My Dad

My favorite picture of me and my dad.

I want to be a little more personal than usual with this post.

Today, 11 years ago, my dad passed away. It doesn’t seem that long, but there it is. My feelings are like those described in Two Years Before the Mast when they lost a sailor: “It is like losing a limb…You miss his form and the sound of his voice, for habit had made them almost necessary to you, and each of your senses feels the loss.”

As always, I think about him a lot around this time of year. Also, as I get older I wish that he was around, or wonder what he would think about different events in my life.

I’d like to share with you some of the thoughts I’ve been having in hopes that it might start you to thinking along some of the same lines.

Regrets

There are of course things I regret as a son. I regret that I fell away from the church for awhile when he was alive. It must have pained his heart so much, but I”m glad I was restored before he died. I regret that I forgot his birthday once and didn’t even realize it for weeks. However, more regrets that I have are connected with the fact that he isn’t here to even see two of his granddaughters or his brand new grandson born just two weeks ago. He never got to know his oldest granddaughter. I wish that he could have seen them and been an influence on their life.

My dad worked a lot. He was a college president and often a full-time or part-time minister in addition. When I was about 16 he took me aside one night and cried. It is one of the only times I ever saw him cry. He told me that his number one regret was that he didn’t spend more time with me, and getting to know me as I was growing up. Work seemed so much less important to him then, and he regretted that he couldn’t go back and make it up. Of course I told him that it was alright, and that I loved and respected him, but I keep it in mind, and try to not make the same mistake with my children.

I know that he regretted smoking. It was a habit he picked up when he was young, but he was never able to stop. For a short period after his heart surgery, he did quit, but eventually he fell back into it. I truly believe that he would have lived at least ten more years if he could have quit smoking.

Reminisce

I typically think about the good times with my dad now. We went on a trip together to Cooperstown. He told me stories about my grandfather, who died before I was born. I used to go with him when he would preach out of town, or when he would go to gospel meetings. Sometimes, when we sing certain songs at church, I can still hear his voice in my mind. There were many other good memories, but the reason I’m putting this here, is to encourage you, dads, to spend spiritual time with your children. The impressions that it makes last a lifetime and it is the foundation that was put down by my mother and father that gave me the right place to come back to when I no longer wanted to be astray.

Reunion

Finally, I think about that happy reunion. My dad was a faithful Christian until he died. He was not perfect, but he was made perfect in Christ. For that reason I have the hope of seeing him again in that happy reunion in heaven. Parents and children, keep this as a motivation to serve Christ. You will be reunited in heaven. We will meet again.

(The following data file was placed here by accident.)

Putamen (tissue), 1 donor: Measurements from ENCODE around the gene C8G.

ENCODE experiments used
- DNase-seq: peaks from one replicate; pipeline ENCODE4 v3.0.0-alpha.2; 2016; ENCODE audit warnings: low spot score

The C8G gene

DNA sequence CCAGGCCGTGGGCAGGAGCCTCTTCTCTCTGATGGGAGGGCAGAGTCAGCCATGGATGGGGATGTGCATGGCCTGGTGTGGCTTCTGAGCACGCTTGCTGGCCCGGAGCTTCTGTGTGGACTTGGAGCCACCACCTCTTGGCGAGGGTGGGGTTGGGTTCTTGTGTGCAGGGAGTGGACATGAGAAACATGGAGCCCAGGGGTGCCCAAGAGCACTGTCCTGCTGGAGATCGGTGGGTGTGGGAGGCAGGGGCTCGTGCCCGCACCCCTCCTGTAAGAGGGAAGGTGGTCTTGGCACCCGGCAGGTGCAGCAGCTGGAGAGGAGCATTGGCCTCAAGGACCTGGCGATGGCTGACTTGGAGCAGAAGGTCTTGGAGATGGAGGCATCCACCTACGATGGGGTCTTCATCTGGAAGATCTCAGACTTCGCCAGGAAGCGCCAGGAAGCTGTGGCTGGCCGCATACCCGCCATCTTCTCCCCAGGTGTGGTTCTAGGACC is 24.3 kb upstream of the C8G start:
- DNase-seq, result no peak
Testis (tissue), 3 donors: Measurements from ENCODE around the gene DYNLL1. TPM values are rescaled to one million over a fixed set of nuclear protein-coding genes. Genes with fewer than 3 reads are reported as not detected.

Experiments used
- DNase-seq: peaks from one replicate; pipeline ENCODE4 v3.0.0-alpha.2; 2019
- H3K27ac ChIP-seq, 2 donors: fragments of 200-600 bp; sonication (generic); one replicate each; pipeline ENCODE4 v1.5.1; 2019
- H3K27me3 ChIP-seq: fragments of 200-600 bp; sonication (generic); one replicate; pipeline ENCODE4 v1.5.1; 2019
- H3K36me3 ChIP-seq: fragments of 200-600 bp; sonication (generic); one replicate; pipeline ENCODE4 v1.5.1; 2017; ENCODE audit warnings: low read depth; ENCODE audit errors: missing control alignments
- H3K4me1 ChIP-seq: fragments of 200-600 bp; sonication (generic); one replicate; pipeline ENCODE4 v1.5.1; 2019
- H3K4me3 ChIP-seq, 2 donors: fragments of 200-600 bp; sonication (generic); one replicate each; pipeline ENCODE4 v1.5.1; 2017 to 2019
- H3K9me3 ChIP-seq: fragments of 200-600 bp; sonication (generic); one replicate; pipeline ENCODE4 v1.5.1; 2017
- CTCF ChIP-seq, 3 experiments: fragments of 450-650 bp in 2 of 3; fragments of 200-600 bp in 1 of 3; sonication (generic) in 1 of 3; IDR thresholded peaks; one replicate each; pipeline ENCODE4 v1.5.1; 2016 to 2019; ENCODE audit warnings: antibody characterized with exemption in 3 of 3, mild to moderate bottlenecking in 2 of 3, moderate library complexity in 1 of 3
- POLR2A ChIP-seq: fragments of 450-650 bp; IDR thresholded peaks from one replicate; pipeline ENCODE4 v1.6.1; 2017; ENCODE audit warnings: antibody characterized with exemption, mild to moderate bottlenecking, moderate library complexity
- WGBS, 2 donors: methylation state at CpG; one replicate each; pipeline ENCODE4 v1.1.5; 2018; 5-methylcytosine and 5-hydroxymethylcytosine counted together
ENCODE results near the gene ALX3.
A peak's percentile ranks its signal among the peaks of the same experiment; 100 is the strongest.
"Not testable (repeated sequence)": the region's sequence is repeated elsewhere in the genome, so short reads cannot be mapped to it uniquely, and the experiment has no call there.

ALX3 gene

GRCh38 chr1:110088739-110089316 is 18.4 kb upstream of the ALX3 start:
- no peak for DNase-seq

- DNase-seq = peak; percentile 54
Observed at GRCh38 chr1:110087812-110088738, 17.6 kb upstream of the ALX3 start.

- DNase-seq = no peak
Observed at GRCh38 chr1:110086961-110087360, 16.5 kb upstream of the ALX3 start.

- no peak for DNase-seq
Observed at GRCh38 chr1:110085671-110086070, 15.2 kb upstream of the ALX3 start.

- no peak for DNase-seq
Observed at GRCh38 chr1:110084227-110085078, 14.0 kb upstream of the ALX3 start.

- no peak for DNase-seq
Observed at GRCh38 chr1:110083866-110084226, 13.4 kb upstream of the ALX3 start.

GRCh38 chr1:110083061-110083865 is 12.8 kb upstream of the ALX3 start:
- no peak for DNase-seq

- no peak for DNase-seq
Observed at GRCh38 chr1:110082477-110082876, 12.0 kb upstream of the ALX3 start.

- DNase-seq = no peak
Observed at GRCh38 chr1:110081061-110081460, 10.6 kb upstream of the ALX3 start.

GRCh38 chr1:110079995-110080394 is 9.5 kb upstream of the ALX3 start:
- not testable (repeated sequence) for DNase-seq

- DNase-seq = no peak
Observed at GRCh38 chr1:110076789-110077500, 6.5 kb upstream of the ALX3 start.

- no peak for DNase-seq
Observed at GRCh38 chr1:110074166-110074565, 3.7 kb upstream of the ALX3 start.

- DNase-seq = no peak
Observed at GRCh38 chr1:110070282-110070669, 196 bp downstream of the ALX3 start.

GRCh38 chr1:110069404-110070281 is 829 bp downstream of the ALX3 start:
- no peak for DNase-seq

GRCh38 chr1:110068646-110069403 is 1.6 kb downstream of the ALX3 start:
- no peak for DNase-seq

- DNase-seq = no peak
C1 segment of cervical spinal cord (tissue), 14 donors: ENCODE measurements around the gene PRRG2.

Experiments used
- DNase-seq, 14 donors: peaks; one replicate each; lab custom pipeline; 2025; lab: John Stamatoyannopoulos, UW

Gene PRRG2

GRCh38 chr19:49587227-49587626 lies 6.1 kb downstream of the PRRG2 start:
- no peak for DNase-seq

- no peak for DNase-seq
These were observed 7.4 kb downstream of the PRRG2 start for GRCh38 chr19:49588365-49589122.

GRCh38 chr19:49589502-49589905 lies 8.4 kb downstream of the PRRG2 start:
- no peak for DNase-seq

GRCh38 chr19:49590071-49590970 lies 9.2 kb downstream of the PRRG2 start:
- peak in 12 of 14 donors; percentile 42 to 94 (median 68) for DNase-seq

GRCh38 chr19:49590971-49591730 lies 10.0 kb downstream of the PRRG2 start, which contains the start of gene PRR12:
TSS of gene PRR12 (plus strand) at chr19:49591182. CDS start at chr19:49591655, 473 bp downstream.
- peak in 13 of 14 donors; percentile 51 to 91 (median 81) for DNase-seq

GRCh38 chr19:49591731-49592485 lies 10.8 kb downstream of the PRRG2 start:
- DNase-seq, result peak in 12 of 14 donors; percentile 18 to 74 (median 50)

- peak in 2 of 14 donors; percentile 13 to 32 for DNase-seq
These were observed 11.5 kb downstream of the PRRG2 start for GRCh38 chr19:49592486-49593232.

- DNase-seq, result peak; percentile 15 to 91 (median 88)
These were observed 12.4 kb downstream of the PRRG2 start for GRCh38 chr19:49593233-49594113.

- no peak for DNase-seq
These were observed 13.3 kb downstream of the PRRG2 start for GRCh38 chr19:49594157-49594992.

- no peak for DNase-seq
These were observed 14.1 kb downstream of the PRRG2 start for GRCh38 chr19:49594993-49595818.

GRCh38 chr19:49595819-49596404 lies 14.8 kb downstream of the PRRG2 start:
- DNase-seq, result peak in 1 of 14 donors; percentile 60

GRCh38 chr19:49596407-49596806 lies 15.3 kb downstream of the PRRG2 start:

I like to tell my students when they move on that I will meet them in the Southwest corner of heaven as long as I stay faithful, and they do. I realize that it will very likely not work quite that way, but that’s how I relate to it in human terms. In my mind, there will be a joyous reunion in that corner of heaven. As we grow older, and more people we know have moved on to their final dwelling place, this should encourage us to strive for the goal.

Well, I realize none of this may have been ground breaking for you, but I wanted to jot down my feelings on this anniversary. My mom has remarried now. He is wonderful man, who is a gospel preacher and missionary. I love both of them very much. I do still miss my dad, and I often wish I could hear his voice again, and see the proud look on his face as he holds my son, but I know we will be reunited, and that gives me hope and encouragement.

What it would have looked like for dad to be with my three girls.

Comments

  1. This is a awesome post. It is great to know that we can look forward to a happy reunion when one has been made perfect in Christ. God Bless You, Luke!

  2. Debra Griffin Mitchell says:

    “That one makes me cry.” Luke, I know that you know your dad was very, very proud of you.
    He loved your family, too, and I wish he could have known your three girls and baby son.
    But most of all, he would tell everyone that you not only gave us beautiful grandchildren, but
    you also are teaching those children to love the Lord. Nothing is more important than loving
    God and loving your family. He would be excited by your work with HTH and tickled that you
    can hang sheetrock and paint and lay tile and fix leaky showers–things he couldn’t do.
    He loved the trip to Cooperstown with you and talked about it often. I’m proud of you, too,
    and so is Loy. Some day we will all be together in that corner of heaven–oh joyful day!

  3. Tamara Meyer Bransgrove says:

    Luke, Your dad really was a wonderful man and I am privelged to have known him at FPC. I know you and your family miss him alot. Love the pic of what things might have looked like!! I think about him from time to time. I always enjoyed his Bible classes & the Christian man he was. We will all meet him again in eternity. God Bless you and your family.